Forests cover over half of Pennsylvania, totaling 16.6 million acres. More than 70 percent of forested land is privately owned. With about 58 percent of its 28.6 million acres covered in forest, Pennsylvania still honors its namesake, "Penn's Woods," as one of the more heavily-wooded states in the country. Forest cover was as high as 90 percent before European settlement in the 17th century, and as low as 32 percent in 1907.
It's often assumed that most Pennsylvania's forestland is owned and protected by the state, the federal government, or nonprofit conservancies. But, nearly three-quarters of it is privately owned. Penn State's Center for Private Forests puts the current number of "woodland owners" at a startlingly high 740,000 — more than eight times as many as in New Jersey. Their average age is high, too: 57.
A number of threats influence those vast privately held acres, totaling 11.5 million to 12.5 million acres. Invasive plants and insects, deer over-browsing, improper harvesting practices and others all have their impact on the forest. However, parcelization, taking large tracts of land and dividing them into smaller and smaller parcels, is one of the most significant threats to forests functioning properly. One report estimates that 300 to 600 acres of forest and farmland are lost each day in Pennsylvania, particularly in urban and suburban areas.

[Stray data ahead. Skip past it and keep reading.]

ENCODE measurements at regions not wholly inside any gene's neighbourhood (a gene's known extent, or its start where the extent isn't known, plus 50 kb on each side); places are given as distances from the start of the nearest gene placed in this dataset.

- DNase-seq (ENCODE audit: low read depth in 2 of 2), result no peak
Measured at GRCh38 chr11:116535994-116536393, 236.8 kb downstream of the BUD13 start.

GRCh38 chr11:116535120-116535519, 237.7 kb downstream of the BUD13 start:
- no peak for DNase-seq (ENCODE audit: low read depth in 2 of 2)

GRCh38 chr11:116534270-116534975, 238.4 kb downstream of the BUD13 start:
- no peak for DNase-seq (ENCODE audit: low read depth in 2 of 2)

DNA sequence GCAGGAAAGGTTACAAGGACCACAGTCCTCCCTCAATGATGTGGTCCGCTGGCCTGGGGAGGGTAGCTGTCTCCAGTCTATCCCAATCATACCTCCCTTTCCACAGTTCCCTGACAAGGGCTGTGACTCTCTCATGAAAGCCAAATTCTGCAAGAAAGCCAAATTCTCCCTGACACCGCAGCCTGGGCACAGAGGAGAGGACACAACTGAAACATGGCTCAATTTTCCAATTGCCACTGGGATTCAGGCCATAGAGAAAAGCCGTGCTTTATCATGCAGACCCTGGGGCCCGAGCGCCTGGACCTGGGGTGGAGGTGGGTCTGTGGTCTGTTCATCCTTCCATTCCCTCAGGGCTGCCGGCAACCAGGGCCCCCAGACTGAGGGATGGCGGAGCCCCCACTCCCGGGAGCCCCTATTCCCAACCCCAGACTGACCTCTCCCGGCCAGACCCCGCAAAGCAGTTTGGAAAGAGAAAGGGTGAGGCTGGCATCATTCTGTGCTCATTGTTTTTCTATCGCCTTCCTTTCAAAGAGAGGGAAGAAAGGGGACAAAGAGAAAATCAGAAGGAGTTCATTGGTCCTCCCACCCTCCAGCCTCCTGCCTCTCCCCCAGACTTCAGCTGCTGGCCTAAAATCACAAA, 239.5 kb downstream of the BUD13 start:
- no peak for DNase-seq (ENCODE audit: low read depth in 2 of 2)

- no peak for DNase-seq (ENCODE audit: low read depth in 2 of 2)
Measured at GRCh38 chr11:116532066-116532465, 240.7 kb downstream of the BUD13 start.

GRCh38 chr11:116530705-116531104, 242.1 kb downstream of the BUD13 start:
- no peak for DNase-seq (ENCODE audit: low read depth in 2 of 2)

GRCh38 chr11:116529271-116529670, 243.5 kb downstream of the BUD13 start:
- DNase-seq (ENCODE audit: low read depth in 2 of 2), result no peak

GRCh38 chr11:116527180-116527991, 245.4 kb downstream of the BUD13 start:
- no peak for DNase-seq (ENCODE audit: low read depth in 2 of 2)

Most of what I wrote above can be found in this story provided by the Philly Inquirer
Dec. 14, 2017
Many trees in Gary Hague's Wyoming County forest sprouted before he was born. Others were planted with his own rough hands. A memory seeded in the summer twilight a half-century ago grows there, too.
The deed says 99 acres "more or less," but it felt even bigger when Hague was 14 and his Uncle George said they needed to walk it. They left the clapboard farmhouse at dusk, mostly silent aside from waking insects, and followed the boundary lines in the long shadows.
When George Hague died in 1973, an attorney told his nephew the land was his. "I think he drew up his will that night after our walk," Gary Hague, 65, said from his kitchen table in the rancher that replaced the farmhouse. "I think he was trying to show me what stewardship was, that this is family, part of who we are."
He looked out the window at his inheritance. "Sorry if I get a little emotional about it," he said. "When I was younger, I didn't get emotional, but the older I get, the more I feel."
To read the rest of the story and view the interview videos click here.